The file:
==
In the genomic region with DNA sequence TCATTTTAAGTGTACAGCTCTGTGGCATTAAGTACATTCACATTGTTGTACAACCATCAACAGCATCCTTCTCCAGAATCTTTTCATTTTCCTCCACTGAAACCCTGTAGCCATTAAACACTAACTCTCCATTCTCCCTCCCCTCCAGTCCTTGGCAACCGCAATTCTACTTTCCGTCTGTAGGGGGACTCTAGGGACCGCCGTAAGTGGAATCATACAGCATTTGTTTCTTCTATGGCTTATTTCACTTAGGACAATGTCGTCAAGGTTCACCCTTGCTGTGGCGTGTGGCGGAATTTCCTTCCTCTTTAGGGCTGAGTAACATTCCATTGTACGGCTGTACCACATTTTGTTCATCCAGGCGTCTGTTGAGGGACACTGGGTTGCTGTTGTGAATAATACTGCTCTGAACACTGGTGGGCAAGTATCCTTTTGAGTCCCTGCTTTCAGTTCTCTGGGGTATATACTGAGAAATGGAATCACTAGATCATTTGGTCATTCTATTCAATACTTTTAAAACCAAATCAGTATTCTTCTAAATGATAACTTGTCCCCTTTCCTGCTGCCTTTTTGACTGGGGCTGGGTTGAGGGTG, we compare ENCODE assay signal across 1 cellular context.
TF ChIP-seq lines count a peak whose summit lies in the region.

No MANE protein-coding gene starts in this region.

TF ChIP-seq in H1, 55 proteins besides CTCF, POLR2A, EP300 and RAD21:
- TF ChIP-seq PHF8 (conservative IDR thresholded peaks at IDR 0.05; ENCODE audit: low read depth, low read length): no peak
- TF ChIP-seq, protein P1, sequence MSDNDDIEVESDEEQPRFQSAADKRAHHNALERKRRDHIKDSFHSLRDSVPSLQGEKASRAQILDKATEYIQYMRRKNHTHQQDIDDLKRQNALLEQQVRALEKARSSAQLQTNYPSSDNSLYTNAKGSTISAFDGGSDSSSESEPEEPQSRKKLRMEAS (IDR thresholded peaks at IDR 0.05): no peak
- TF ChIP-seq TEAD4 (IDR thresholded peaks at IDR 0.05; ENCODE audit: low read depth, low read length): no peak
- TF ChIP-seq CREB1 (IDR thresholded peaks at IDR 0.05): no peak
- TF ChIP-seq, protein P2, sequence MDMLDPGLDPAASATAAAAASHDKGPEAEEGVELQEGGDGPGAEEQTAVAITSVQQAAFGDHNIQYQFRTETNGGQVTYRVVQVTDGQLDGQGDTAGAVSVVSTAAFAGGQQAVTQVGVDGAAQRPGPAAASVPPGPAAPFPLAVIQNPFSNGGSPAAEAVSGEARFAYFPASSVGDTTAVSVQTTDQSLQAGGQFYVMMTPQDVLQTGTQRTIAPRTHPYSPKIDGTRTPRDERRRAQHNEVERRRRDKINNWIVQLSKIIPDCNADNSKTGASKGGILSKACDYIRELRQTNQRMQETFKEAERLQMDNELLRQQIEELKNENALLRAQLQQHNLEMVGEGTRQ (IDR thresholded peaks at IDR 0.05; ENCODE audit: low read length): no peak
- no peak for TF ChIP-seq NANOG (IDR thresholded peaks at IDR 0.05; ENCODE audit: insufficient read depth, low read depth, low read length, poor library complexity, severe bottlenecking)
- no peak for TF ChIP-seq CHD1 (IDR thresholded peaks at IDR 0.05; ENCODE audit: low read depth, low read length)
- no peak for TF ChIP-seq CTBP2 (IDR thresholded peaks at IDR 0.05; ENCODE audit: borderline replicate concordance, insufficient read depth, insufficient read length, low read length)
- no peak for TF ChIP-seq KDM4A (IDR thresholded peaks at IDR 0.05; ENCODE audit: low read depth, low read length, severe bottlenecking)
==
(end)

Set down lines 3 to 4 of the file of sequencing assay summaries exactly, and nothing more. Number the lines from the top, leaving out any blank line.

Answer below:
No MANE protein-coding gene starts in this region.

TF ChIP-seq in H1, 55 proteins besides CTCF, POLR2A, EP300 and RAD21: